Because when you live with a dog who has some troubles it’s great that you can put aside time for therapy, and those therapeutic moments are really impactful, they really make a difference and that’s all great. It takes time to do it though, and in the meantime you still have to potty your dog and you still have to get your houseguests in, right, and in the meantime you still have to drive somewhere. Life goes on. You can’t stay under threshold. I have a way more conservative definition of threshold than most people do, so staying under it gets even harder if you’re going with my definition of threshold. So that doesn’t solve everybody’s problem. That’s great, you can go through Bogeyman but you can’t potty your dog, right?

So management class is for the times when your dog is going to be over threshold. Maybe not massively so, maybe not full on into the biggest display over, but worried, actually triggered by being scared, seeing somebody outside or seeing a strange dog, and it covers all of the strategies to get you through daily life. How do you get a positive leash walk going? What do you do when your dog barks at a window when someone is walking by the house? How do you get your dog outside without rehearsing the worst behaviors of their stress and their fear and their anxieties?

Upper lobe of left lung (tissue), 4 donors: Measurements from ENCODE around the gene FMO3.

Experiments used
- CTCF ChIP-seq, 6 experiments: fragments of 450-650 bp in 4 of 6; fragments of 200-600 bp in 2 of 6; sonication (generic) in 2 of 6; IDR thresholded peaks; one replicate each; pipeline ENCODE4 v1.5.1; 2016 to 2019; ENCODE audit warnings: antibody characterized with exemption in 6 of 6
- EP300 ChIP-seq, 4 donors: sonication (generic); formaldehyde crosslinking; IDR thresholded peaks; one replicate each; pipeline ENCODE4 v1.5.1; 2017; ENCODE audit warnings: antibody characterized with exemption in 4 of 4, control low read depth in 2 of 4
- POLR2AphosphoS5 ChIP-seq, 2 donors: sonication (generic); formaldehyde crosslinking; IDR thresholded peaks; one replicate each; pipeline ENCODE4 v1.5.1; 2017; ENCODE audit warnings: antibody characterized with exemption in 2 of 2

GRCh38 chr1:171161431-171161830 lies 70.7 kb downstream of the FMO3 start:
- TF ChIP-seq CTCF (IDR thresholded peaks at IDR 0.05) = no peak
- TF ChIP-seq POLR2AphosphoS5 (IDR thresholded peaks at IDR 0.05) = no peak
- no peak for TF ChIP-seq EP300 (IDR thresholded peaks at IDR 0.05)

I don’t want anyone to worsen anything. Management is what you put in place first, you just say, how can I make sure nothing gets worse than it currently is? How can I relieve the pressure as best I can, keep everything as positive as possible, what skills do I need to do that? Once that’s in place you’re like, all right, now let me set aside some time for therapy to get at the root of this. So management is how you can get through your leash walks without getting your leash all tangled, how to feed in a way that keeps the dog’s nose right on that cookie magnetically. I’m continually surprised that that’s hard for us all because we’re trained to keep the cookie off, it’s not a lure, we’re supposed to reward after. So a lot of little details that way, and the two together get you through kind of the problems you’re having with your dog.

I also teach a learning theory class but it hasn’t been on the schedule for a bit, but I think that one is coming back too. So I do have three classes that I currently teach as well.